None of the organizations we’ve been affiliated with or students of have had stones that are associated with them, so what we tried to do was pick stones that were a color that matched something about the group, usually the colors in their logo. The Fairies of the Burning Grove is the first section. FBG was our first coven and our logo had pinks and purples in it, therefore we decided to use rose quartz and fluorite.

Next was the Correllian Navist Tradition, who run witchschool.com, a mystery school where Cathy, Crystal and myself all hold first degrees. Cathy also holds a second degree with this school and I’m about half way through mine. Their robes are black and purple so we went with amethyst and black lava rock for that section.


Christopher Penczak wears a necklace made from amber and onyx beads and that was something that Cathy and I remembered right away when putting the project together. Amber is a bit expensive so we opted to go with citrine and onyx.

The Mystics of Rhea Lur is our current coven. Since both ‘Rhea’ and ‘Lur’ both mean earth it was a natural decision to use lapis lazuli and unakite to represent land and water.


I wish that I could remember what exactly led us to using red jasper and howlite for our Dianics section. Maybe if Cathy reads this entry she can chime in. I think it had something to do with the fact that we saw a great deal of red in regards to Dianic literature and red and white spoke to us.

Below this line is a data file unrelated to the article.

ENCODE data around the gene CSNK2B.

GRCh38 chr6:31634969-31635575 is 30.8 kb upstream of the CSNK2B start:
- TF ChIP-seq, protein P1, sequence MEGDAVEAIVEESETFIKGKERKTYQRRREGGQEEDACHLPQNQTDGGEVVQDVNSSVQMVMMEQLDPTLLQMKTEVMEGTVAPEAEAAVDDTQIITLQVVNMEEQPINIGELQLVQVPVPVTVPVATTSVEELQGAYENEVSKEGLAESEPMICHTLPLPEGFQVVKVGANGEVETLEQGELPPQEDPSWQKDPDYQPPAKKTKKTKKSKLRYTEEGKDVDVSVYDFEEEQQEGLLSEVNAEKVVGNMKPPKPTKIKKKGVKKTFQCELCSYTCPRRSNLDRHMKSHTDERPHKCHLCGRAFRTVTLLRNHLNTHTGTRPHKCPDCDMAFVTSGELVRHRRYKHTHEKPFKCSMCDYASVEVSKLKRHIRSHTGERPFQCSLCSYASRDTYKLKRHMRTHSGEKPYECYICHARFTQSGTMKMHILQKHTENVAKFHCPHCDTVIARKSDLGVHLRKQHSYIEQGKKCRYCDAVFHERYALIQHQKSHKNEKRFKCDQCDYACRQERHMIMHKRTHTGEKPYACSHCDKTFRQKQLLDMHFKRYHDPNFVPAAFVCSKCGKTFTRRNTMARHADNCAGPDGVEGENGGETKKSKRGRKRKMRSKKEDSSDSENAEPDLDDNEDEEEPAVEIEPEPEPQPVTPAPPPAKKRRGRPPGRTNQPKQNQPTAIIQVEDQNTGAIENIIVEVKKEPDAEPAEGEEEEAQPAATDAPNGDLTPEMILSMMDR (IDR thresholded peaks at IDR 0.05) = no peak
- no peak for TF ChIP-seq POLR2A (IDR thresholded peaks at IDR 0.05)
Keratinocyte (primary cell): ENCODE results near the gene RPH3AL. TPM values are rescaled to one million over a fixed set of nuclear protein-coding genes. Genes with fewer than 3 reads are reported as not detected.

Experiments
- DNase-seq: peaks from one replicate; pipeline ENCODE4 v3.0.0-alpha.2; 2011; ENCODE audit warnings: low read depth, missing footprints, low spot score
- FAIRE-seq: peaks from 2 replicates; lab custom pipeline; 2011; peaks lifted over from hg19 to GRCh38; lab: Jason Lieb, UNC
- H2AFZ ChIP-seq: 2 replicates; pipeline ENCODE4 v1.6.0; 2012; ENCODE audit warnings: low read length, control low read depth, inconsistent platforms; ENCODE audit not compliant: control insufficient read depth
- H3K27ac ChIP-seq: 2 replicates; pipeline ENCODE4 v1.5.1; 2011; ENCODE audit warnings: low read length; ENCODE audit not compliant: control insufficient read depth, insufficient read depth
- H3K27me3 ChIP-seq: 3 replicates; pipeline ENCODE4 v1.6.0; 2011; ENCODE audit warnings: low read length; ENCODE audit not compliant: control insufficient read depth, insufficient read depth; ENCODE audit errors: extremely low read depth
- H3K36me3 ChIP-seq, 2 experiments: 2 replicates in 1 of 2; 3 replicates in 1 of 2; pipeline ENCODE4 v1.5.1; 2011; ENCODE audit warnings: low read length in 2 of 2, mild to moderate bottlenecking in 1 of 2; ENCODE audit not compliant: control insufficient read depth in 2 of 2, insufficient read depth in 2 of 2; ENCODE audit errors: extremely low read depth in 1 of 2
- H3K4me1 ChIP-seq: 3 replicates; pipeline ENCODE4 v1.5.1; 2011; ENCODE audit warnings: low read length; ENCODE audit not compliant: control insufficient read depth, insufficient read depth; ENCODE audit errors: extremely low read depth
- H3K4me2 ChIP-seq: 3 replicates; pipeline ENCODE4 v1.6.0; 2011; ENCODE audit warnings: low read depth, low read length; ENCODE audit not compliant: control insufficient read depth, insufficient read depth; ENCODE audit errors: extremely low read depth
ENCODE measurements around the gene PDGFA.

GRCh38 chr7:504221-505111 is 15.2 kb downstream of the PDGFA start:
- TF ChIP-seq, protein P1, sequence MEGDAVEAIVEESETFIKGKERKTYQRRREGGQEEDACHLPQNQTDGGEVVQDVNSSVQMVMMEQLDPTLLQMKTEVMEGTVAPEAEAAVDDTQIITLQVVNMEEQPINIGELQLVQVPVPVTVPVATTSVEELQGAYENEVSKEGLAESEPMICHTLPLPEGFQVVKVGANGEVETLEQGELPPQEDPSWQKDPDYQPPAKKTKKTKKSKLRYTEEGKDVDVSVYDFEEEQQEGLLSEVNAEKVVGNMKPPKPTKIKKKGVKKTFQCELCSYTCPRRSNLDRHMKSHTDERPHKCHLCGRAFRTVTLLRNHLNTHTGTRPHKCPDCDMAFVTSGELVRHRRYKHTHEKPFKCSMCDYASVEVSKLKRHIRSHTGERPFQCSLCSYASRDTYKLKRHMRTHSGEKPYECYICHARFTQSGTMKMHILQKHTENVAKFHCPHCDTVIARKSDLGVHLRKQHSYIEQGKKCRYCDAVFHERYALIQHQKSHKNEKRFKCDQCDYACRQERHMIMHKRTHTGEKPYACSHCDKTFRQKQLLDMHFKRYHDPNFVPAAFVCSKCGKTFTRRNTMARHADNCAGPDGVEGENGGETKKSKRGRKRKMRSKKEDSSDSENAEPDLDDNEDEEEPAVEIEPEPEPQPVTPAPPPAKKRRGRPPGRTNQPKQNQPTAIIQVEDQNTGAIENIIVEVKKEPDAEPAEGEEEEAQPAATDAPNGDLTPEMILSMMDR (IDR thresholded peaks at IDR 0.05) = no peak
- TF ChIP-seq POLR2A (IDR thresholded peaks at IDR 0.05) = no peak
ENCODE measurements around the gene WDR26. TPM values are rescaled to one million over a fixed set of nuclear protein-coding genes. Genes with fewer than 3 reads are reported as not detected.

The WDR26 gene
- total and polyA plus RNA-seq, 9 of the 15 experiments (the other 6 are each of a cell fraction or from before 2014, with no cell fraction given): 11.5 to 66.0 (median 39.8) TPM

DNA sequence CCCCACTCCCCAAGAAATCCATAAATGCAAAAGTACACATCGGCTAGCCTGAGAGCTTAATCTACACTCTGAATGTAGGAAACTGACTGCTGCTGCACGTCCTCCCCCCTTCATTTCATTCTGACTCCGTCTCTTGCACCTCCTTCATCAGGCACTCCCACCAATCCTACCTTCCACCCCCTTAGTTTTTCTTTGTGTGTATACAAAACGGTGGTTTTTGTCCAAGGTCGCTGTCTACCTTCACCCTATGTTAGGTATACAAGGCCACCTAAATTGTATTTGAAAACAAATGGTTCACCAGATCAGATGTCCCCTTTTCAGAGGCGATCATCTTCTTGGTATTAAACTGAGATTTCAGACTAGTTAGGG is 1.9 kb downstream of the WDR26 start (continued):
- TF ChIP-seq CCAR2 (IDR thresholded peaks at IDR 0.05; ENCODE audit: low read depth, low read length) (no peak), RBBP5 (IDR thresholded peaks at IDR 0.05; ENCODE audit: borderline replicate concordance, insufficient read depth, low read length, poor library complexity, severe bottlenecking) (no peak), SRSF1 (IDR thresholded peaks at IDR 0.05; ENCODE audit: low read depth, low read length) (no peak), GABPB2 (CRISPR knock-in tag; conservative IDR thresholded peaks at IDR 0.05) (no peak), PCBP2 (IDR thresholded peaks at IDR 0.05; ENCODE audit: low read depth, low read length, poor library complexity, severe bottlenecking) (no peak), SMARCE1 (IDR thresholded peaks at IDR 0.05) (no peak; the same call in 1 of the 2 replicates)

Rhea Lur is currently a member of the Keepers of the Hearth, a family coven based organization and mystery school that was founded by our dear friend Crystal and her sister, Autumn Star. A hearth made us think of home and fire so we thought that orange and brown would be good color choice, leading us to use carnelian and tiger eye.


The third strand of the stole is for anything else the individual thinks is important enough to include as part of their spiritual path. Some of us have done sections with the birthstones of our grandchildren or spouses. This is the strand that will likely fill the slowest. Mine still isn’t full, I only have three of the six sections filled, and that’s okay. My first section, nearest the end, is to represent my Christian upbringing and I used wooden beads in three different browns. The second section represents my time with Native American Spirituality and I used turquoise and silver beads, which are sacred to native people. And the third section is to celebrate my gay pride and is done in rainbow colored stones.


We also knew that there would be times when we would work with Gods and Goddesses that weren’t our patrons. As a way of honoring our time with them we decided that we could create pendants that we could hang at the ends of our stoles, using lobster claws as a way of easily being able to add and remove them.

So that is my ritual stole. I’m really in love with the design and purpose we came up with for it and I feel honored and blessed every time I put it on. If you have any questions feel free to ask away and if you use something similar in your practice I would love to hear about it.

Until next time, thanks for walking a little with me. BB




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http://www.dancingtreemusic.com/ -Ruth Barrett, Dianic Priestess/Author/Musician